Israel's founding father won only four seats in his last Knesset run
Besides being the year of two elections, 2019 also marks half a century since one of Israel’s most peculiar and pivotal political contests, when David Ben-Gurion, Golda Meir, and Menachem Begin each led a faction into the country’s first polls after the Six Day War.
The elections for the Seventh Knesset were held in October of 1969. Just over two years after the miraculous victory of 1967, the country was coming down from its euphoria and the War of Attrition was taking its toll. The country’s “forgotten war” would claim the lives of some 1,000 Israeli soldiers in just three years, lost in numerous skirmishes and missions along its newly expanded borders with ever-belligerent neighbors.
While security and conflict with those neighbors were always hot election topics, 1969 marked the first time the political and geo-political ramifications of those expanded borders became campaign issues, which they remain to this day.
The 1969 elections came following the death of Levi Eshkol, the first Israeli prime minister to die in office. Golda Meir, who came out of retirement to replace Eshkol, led the country for more than six months despite not being chosen in a general election. She and her HaMa’arakh (The Alignment) faction would go on to win big in the ’69 elections, nearly securing a Knesset majority on its own with 56 seats – a feat unimaginable in today’s political realities. Even more inconceivable is the fact that the faction she led prior to the election held even more seats. Golda would remain prime minister for another five years, winning reelection just after the Yom Kippur War, only to ultimately resign a few months later once it became clear that she had lost the trust and support of much of the Israeli public and her own ruling party.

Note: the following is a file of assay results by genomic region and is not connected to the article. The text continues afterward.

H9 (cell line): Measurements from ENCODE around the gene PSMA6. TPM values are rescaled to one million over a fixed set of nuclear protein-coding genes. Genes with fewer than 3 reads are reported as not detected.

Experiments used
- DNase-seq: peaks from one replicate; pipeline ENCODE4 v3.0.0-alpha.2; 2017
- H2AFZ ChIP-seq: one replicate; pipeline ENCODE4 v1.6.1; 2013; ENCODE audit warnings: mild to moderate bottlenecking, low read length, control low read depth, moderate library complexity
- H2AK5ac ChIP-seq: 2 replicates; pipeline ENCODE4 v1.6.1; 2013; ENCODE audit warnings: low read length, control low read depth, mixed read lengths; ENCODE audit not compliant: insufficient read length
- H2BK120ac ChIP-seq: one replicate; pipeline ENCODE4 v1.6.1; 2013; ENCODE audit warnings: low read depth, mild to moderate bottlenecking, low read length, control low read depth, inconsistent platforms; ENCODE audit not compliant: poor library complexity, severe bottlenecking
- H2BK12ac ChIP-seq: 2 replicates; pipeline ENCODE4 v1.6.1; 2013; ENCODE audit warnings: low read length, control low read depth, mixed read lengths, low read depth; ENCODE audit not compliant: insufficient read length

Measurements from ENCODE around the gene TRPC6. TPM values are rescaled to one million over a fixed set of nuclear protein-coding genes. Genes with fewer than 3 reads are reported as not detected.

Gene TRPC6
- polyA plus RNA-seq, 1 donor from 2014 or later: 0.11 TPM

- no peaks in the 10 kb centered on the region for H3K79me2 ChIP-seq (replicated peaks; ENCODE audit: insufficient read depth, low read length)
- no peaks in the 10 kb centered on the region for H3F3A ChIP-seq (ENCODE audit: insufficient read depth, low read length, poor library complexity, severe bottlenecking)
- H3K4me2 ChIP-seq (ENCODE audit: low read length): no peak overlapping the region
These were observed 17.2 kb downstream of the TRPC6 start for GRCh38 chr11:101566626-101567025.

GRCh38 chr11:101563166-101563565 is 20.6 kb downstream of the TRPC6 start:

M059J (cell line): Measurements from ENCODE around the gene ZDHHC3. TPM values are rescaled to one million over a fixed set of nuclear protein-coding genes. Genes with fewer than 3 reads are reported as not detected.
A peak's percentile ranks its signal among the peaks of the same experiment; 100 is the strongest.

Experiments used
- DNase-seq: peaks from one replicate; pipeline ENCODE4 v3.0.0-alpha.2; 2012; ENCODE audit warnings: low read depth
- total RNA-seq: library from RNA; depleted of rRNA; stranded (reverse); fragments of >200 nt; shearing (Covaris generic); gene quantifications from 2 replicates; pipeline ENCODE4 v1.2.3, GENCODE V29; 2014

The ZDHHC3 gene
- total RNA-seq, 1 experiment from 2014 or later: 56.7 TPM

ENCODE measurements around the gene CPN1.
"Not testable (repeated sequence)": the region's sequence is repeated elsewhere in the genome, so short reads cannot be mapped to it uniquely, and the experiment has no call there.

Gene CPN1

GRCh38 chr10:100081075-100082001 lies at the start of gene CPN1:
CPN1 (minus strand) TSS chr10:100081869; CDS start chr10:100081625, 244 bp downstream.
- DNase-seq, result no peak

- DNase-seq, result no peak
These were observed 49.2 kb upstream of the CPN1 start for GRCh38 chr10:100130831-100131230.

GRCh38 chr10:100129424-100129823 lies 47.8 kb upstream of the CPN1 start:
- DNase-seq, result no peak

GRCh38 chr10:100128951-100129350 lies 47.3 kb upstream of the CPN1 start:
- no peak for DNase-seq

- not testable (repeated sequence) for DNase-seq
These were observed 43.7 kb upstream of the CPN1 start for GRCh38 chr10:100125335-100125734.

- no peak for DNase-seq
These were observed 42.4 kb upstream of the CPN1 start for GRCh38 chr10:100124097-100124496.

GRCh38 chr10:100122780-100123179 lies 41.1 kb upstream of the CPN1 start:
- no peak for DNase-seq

The Seventh Knesset elections would also be the last for founding father David Ben-Gurion, who was known to call Golda “the best man in government”. After serving as the young country’s prime minister for much of its first two decades, “The Old Man” had refused to join The Alignment as part of the Rafi party he had founded four years prior. Instead, he started yet another new party, HaReshima Hamamlakhtit (The National List), with former Mossad head Isser Harel. They secured a paltry four Knesset seats in the 1969 race and Ben-Gurion retired from public life the following year. Strangely enough, what remained of their National List would go on to become a founding faction of Menachem Begin’s Likud Party.
Following the October 1969 elections, Golda Meir set out to form a government. Though Ben-Gurion’s National List sat in the opposition, Golda and Begin joined forces for the common good, and a 102-member strong left-right-center, secular-religious-traditional, Jewish-Arab coalition was formed.
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